Taxes: Health and Human Services admits it sent nearly a million incorrect tax forms to ObamaCare enrollees. A government that can't even get something simple like this right has no business running health care.
The form in question is a new one — Form 1095-A — that goes to anyone who signed up for ObamaCare insurance through an exchange.
The form is supposed to include the amount they paid in premiums, the cost of the "second lowest cost Silver plan" (or SLCSP) in their area and their "monthly advance premium tax credit."
Turns out that HHS managed to put the wrong information about the SLCSP on 20% of the forms it sent out. Americans for Tax Reform has seen some of them and found the number in that column was zero.
As a result, these unfortunate souls won't be able to file their taxes until they get a corrected form sometime next month. But for them, that's when the real trouble starts.
The way ObamaCare works is that when people sign up, they have to guess what their income will be for the following year. Whatever subsidy they get is based both on their projected income and the cost of the relevant Silver plan.
The problem is that these people now must reconcile their actual income with whatever they guessed when enrolling for ObamaCare. If they earned more than they guessed, they'll have to pay back some of their "advance premium tax credit." If they earned less, the IRS will refund them the difference.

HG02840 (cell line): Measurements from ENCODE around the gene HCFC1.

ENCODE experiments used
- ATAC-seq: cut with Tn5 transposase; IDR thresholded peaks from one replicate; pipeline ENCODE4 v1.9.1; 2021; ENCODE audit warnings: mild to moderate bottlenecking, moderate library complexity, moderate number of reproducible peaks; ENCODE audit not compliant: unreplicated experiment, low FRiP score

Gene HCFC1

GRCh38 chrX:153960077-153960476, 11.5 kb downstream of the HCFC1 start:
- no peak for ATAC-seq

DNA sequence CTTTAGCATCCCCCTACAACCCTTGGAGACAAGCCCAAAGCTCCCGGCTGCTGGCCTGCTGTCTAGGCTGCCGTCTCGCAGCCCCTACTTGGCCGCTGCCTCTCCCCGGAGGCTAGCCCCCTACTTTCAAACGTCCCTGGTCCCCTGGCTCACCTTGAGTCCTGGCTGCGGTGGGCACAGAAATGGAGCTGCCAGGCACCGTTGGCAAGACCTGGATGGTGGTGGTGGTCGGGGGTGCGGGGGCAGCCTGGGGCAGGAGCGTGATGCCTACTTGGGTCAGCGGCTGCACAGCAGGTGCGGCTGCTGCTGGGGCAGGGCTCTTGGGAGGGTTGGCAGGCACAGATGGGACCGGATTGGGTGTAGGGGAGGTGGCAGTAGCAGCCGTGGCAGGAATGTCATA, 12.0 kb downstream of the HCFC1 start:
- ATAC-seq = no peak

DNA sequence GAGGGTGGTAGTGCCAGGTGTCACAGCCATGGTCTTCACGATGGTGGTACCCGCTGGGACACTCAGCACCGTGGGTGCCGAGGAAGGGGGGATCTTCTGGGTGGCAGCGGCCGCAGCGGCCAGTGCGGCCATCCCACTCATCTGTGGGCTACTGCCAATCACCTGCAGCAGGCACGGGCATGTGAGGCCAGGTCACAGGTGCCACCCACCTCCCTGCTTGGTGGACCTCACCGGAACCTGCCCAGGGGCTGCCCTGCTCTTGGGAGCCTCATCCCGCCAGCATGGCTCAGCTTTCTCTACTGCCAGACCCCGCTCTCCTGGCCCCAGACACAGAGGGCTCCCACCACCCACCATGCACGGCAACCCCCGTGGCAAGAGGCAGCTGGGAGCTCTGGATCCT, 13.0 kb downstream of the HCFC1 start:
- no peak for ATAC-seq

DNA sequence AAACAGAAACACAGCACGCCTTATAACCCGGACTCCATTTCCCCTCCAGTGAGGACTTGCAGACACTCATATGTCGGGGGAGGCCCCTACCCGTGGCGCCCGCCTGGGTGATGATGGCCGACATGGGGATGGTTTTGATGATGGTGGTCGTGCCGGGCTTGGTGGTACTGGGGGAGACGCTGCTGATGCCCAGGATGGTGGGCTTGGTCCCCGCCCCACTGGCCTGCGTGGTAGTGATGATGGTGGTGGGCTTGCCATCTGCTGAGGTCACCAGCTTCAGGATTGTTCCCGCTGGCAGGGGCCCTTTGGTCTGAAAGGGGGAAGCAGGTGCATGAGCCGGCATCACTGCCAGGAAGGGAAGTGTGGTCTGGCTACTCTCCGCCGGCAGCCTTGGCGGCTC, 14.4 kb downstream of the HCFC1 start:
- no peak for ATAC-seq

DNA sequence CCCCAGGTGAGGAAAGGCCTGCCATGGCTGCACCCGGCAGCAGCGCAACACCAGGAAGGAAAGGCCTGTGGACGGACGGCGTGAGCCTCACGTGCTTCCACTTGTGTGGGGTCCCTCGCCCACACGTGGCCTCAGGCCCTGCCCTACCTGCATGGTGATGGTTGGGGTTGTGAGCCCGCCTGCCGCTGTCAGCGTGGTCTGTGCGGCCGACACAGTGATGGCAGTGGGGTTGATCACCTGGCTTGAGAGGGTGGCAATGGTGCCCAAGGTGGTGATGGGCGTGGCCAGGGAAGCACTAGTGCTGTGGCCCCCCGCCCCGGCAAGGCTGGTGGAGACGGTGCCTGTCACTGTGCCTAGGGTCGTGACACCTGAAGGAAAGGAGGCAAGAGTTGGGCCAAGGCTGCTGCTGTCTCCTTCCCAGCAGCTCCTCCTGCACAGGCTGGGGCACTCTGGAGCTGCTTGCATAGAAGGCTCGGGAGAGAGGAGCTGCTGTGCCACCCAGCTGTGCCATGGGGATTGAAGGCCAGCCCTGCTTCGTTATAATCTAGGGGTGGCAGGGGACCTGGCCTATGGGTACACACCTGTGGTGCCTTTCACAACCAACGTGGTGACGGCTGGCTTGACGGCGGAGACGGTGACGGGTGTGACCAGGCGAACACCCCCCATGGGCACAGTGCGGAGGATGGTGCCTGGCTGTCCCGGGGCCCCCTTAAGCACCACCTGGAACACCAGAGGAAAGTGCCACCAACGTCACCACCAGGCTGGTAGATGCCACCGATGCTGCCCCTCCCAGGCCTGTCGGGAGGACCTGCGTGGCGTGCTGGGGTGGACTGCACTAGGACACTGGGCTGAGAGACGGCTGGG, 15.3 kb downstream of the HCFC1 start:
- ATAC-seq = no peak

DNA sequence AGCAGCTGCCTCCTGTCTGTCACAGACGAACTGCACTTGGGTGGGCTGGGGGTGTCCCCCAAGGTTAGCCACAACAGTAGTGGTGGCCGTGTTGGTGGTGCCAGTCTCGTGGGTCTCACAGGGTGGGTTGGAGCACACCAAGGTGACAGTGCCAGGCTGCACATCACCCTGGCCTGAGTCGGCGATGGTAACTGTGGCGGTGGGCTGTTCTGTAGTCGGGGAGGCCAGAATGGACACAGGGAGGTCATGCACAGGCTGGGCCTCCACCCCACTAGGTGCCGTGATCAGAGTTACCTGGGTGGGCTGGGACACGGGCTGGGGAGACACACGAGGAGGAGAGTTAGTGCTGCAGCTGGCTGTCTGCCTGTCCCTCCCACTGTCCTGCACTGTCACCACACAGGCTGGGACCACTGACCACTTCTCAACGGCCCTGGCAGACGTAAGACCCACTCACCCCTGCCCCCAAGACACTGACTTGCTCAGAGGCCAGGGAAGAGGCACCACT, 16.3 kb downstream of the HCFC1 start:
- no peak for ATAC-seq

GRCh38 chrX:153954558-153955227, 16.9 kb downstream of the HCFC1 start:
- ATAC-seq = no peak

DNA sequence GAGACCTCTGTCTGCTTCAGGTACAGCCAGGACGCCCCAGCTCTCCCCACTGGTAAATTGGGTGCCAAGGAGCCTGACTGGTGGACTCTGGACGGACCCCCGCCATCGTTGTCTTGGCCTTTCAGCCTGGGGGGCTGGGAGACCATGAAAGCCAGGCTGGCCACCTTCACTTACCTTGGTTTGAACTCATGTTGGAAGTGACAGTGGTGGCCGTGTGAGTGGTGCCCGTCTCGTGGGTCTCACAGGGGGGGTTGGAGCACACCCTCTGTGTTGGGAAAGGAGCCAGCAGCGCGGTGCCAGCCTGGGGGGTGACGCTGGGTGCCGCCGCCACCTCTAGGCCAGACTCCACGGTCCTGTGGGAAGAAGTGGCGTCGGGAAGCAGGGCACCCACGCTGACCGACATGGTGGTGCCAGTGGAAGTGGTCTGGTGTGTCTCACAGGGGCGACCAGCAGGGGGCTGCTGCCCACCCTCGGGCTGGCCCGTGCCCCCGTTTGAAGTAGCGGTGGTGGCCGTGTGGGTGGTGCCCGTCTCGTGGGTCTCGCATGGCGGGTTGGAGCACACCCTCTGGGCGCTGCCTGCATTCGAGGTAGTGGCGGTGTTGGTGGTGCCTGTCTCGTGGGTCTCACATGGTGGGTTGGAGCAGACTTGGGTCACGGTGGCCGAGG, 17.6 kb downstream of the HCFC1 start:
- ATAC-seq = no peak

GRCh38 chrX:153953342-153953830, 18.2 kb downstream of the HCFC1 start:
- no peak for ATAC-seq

With us so far?
To reconcile their income, they must confront the new Form 8962, which really should be called the H&R Block Full Employment Form.
Form 8962 is a testament to all that is wrong with ObamaCare. It takes up two pages, contains five parts and requires a total of 36 steps. Several of those steps involve separate worksheets. The instruction booklet explaining it all runs 15 pages.
Filers first have to calculate their entire family's "modified" adjusted gross income (which requires a separate set of calculations), locate the correct poverty line number in the instruction booklet and divide the two. Then they have to translate the result into an "applicable figure," also found in the instruction booklet, and then do a couple more calculations.
That's just to get through Part 1.
It gets even more arcane from there. At one point, the instructions say: "If you checked the 'No' box on line 6 or you are using filing status married filing separately and Situation 2, earlier, does not apply to you, skip columns A through E, and see Column F, later."